You don’t see a female bodybuilder in lingerie ads. You don’t see a female bodybuilder in a bikini in a Wendy's commercial rubbing certain body parts on the windshield during a car wash (one of their most popular ads) or eating a hamburger all sexy-like. Media doesn’t feel there is any appeal to a “muscle-bound” woman unless she looks sexy.
My, how opinions change...
Media is slowly changing, though. Look at Rachel McLish and her 1980s win for Miss Olympia. She is what a bikini girl looks like now.
The girls are looking harder, more striated and separated. I am not sure if it’s a good or bad thing. Don’t get me started on the posing. I am sorry, but I hate the mechanical posing of Figure and above. It's not... Pretty.
OK, back to opinions... They are like... OK, you know what I am going to say. However, muscles on females is not the taboo it once was. Now more than ever bodybuilding is making its way to the mainstream.
Those pink dumbbells aren’t as scary as they once were. Women are getting schooled-some from media some from actual science.
Here are some tips to look hot and make muscles. Just like Helga.
How to Build a Better Body
Tip #1 - Drop the Pinkies
Your pink 5-pound dumbbells will do crap to make real muscle. You need to lift heavier in order to tear your muscle fibers in order to make more.
Your little baby dumbbells make no sense unless you are a 95-year old that is training to pick up her cockapoo.
Tip #2 - You Don't Have the Test
You don’t have enough testosterone to look all manly. Well, unless you are taking enhancements. Otherwise, we females actually have a hard time making muscle.
It's a lot of hard work to get strong and make muscle, as well it should be. Mature muscle takes time to make - like freaking years.
Working with those pink dumbbells for a month will not have you looking like the female wrestler, China. It will likely have you looking the exact same as you did before you picked them up in the first place.
Tip #3 - Muscle is Dense
Contrary to popular belief muscle does NOT weigh more than fat. It weighs the same.
It's denser, though. So you may weigh in higher and be in a smaller size. Wow, doesn’t that suck...
Tip #4 - Kill the Cardio
Stop doing so much cardio. Hours of cardio is not better for muscle building.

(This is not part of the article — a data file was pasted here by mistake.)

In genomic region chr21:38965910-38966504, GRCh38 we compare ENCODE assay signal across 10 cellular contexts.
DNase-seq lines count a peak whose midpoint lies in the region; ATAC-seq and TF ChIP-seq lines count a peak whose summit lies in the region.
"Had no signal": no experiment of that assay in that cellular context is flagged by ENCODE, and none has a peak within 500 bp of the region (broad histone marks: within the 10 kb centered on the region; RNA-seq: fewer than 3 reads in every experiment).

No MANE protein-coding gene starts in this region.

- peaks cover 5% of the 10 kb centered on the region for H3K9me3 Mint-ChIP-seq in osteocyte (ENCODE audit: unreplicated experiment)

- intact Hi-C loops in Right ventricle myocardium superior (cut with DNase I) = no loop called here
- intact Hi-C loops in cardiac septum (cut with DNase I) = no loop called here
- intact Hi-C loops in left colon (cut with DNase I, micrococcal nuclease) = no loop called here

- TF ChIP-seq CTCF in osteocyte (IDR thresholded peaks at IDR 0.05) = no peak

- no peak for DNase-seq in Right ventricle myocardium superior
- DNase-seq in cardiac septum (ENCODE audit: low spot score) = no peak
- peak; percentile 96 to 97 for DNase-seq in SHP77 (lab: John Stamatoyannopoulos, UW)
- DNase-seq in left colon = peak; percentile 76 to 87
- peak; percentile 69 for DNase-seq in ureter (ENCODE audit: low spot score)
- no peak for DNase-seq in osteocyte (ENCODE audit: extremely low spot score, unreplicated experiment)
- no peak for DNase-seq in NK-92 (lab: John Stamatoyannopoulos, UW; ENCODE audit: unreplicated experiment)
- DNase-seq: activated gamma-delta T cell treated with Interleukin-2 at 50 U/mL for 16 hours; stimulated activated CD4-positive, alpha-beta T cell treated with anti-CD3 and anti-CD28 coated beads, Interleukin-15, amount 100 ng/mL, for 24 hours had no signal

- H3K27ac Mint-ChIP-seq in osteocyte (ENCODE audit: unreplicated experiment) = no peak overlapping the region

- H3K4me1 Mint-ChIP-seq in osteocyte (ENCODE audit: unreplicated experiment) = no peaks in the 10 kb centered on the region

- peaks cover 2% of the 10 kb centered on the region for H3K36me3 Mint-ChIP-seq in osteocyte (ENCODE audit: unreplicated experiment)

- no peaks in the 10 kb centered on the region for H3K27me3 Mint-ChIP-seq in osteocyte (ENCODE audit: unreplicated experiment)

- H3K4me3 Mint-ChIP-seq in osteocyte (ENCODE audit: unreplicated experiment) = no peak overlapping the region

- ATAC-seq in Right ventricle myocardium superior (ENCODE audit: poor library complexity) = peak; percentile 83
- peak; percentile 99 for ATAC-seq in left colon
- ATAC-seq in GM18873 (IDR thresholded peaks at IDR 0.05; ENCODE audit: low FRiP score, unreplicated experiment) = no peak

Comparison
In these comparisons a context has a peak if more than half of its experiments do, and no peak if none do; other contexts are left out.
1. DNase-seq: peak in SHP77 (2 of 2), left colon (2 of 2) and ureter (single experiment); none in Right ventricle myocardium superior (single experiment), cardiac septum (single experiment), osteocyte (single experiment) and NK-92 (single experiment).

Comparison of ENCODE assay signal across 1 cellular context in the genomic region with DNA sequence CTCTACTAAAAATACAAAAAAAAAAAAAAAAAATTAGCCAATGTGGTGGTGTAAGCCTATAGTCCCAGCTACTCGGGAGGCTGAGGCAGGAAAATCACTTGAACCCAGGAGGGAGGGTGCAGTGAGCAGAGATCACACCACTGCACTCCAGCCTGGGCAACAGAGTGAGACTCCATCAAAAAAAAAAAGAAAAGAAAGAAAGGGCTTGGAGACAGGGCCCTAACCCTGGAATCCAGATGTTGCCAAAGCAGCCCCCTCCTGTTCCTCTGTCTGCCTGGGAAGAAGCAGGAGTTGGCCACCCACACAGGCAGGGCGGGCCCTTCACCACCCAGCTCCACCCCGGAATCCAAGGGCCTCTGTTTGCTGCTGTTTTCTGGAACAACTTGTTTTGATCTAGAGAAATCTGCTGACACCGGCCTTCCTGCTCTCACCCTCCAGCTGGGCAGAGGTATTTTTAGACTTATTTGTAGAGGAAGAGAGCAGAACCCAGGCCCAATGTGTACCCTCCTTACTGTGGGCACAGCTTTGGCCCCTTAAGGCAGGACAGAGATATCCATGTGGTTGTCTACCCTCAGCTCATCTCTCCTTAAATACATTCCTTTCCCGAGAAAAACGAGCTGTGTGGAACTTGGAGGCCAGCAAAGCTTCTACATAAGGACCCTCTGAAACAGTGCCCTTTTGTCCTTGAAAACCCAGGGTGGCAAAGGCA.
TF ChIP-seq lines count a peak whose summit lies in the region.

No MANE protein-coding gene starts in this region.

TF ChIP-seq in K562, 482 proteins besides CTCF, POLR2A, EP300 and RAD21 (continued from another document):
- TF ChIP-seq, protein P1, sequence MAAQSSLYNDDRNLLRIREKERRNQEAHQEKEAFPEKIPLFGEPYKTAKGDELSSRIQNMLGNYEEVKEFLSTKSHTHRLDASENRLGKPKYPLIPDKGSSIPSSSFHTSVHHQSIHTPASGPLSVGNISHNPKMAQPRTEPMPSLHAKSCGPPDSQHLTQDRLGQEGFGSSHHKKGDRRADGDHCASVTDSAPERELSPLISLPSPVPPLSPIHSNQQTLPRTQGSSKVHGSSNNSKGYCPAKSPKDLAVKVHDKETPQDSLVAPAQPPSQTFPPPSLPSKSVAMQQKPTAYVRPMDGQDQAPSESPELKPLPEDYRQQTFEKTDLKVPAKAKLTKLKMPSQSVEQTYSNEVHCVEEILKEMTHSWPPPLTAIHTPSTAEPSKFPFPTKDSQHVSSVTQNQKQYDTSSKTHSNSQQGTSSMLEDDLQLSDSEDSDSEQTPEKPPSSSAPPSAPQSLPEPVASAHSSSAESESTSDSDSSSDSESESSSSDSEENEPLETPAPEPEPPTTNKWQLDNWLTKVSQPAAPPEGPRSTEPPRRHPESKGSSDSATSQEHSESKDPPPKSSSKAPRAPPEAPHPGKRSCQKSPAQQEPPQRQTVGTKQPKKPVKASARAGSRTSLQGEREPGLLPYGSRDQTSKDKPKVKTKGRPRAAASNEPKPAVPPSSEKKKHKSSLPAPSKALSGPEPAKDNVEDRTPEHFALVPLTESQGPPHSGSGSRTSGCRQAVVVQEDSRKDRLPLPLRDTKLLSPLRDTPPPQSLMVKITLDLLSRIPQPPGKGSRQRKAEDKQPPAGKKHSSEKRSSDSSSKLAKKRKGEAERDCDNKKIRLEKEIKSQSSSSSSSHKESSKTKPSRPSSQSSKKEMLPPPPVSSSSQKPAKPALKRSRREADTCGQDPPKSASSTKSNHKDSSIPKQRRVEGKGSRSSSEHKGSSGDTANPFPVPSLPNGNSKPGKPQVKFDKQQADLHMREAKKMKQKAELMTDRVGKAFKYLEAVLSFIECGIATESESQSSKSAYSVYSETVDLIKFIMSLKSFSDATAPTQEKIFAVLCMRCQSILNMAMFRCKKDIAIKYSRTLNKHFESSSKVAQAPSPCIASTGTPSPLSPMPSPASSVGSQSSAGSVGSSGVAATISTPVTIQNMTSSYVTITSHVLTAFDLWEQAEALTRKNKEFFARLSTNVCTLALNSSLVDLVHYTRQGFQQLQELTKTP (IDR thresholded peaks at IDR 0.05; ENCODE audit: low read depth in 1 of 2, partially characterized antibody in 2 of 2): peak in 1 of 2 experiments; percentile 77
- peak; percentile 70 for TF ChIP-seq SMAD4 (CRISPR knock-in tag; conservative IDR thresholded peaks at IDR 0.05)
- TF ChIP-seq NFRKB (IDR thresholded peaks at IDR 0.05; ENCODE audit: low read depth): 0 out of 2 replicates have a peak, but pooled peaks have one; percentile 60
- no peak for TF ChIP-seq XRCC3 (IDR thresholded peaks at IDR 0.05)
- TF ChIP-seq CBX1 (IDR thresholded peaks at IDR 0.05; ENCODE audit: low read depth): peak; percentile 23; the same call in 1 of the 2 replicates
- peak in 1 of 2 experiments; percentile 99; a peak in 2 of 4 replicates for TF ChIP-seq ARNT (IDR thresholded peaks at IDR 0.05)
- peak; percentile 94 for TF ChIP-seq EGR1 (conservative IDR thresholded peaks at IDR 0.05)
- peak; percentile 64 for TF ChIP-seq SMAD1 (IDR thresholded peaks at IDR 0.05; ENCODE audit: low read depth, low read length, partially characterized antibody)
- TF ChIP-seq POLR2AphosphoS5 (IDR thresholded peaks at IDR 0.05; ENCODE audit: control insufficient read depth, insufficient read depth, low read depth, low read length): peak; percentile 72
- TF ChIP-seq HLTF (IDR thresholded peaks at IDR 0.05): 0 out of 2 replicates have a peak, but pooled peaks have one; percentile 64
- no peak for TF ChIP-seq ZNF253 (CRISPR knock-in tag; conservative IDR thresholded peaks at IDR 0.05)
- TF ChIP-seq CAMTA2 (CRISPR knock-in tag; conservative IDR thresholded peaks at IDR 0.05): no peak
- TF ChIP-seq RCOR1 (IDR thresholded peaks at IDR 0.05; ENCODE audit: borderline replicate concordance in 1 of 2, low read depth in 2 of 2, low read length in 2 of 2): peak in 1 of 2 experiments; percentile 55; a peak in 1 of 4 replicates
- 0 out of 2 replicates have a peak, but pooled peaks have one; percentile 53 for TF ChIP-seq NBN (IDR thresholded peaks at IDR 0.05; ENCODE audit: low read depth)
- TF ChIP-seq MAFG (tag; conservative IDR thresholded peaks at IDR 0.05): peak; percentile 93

If you see a toned (I freaking hate that word but I am using it for a reason) woman on a magazine it's likely they didn’t get that way doing cardio. Now, they may have done a combination of cardio, but if you see a long distance runner, look at how emaciated they look.
They “run off” their muscle. Now, look at a sprinter. They have defined muscles and look like the epitome of health. They don’t run off their muscles.
Tip #5 - Metabolic Muscle!
Muscle is more metabolically active. Basically, you have to feed muscle for it to grow.
I eat more now (like a lot more) than I did when I was running 40 miles a week and in 3 sizes more than now. I also weighed less back then. Crazy, right?
Tip #6 - Muscle Helps Joints and Bone
Muscles help keep joints and bones protected. I know I ran my face off and had terrible knee issues.
I started slowly squatting and making muscle to my legs and honestly, I have no knee pain anymore. If I squat heavy, I wear my knee sleeves, warm up my knees and joints well, but it has never been more painful than when I was running and pounding them to death.
Unfortunately, us women have been feed a lot of BS when it comes to muscle building. From the media to other well-meaning females who just regurgitate and perpetuate the myth about females and muscle building.
I for one want to look like a Helga. I want to be strong, independent, and able to do a lot of stuff that an emaciated, calorie deficient tiny female can’t do.
I want to not only be strong, I want to feel strong and confident.